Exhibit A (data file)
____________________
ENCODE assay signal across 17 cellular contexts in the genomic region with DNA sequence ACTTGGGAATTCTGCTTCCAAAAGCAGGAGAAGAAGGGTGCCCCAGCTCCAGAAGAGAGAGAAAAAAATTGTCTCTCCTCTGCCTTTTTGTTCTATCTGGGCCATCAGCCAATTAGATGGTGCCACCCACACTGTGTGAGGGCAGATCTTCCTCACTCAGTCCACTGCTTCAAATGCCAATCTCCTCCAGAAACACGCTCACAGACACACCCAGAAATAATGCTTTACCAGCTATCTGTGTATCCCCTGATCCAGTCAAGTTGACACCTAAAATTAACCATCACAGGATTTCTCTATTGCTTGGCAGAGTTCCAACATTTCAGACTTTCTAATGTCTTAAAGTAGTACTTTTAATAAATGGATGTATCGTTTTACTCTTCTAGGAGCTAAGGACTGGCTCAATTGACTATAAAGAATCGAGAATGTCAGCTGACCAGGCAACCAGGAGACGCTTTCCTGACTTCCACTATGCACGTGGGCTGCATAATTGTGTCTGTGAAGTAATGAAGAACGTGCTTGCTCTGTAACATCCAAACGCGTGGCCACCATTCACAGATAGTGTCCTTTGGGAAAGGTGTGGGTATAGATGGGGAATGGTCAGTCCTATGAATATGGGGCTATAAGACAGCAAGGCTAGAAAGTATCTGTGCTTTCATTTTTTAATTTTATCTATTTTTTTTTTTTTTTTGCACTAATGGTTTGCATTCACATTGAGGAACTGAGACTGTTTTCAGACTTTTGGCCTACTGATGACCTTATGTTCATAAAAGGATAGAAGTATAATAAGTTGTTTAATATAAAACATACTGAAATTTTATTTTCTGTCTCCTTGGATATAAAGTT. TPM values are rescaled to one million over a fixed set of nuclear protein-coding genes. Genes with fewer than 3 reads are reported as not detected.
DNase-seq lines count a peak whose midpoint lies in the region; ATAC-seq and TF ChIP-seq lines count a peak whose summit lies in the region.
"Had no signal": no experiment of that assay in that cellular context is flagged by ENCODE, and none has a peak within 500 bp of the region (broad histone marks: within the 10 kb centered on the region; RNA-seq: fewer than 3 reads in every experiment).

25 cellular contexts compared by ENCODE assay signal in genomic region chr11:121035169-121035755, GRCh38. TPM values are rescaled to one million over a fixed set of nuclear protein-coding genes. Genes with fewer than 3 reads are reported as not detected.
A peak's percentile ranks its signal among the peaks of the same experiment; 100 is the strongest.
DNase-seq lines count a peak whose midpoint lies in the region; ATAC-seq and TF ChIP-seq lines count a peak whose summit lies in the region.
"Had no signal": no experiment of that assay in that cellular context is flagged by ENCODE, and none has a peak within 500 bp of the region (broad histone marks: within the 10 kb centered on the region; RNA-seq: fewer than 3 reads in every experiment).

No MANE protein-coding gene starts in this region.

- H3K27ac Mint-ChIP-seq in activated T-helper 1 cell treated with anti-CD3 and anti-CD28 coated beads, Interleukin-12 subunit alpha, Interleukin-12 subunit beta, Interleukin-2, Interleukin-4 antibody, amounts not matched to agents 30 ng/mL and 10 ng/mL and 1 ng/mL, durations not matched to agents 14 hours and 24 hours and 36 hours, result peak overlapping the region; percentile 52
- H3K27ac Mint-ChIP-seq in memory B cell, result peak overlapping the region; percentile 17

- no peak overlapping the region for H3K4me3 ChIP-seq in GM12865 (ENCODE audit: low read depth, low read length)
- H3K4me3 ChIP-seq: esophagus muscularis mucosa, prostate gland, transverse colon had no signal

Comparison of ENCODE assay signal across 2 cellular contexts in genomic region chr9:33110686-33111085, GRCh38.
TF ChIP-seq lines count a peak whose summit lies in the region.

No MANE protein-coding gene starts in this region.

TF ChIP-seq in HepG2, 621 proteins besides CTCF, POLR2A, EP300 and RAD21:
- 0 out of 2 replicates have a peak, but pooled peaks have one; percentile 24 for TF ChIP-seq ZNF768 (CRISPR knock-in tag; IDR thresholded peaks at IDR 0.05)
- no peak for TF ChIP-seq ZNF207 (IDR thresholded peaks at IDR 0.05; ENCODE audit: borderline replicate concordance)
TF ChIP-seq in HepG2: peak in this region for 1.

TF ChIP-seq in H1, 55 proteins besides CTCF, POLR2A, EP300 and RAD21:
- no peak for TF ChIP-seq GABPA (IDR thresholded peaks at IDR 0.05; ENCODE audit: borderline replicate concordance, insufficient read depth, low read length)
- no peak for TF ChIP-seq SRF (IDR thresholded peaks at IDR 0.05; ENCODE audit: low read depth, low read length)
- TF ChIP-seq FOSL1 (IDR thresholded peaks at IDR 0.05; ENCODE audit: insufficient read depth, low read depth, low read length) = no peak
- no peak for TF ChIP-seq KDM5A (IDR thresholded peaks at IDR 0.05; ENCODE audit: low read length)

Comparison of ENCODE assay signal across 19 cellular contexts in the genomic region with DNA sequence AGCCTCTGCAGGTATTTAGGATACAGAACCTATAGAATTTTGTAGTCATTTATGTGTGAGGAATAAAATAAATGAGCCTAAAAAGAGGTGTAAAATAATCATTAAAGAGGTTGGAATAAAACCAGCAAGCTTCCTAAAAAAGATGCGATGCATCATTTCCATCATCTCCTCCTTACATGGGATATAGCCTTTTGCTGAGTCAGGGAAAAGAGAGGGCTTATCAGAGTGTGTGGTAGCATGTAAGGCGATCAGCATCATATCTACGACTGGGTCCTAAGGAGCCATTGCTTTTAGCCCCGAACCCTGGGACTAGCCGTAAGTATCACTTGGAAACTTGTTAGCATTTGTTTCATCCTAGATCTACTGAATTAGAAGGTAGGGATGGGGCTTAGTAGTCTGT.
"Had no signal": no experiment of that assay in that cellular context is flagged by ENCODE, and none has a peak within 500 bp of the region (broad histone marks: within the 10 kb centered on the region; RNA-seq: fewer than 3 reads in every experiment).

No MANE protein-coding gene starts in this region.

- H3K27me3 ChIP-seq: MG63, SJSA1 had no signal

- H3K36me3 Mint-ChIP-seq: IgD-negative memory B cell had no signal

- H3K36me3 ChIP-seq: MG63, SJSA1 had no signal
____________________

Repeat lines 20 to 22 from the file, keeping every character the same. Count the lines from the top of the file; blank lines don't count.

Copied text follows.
TF ChIP-seq in H1, 55 proteins besides CTCF, POLR2A, EP300 and RAD21:
- no peak for TF ChIP-seq GABPA (IDR thresholded peaks at IDR 0.05; ENCODE audit: borderline replicate concordance, insufficient read depth, low read length)
- no peak for TF ChIP-seq SRF (IDR thresholded peaks at IDR 0.05; ENCODE audit: low read depth, low read length)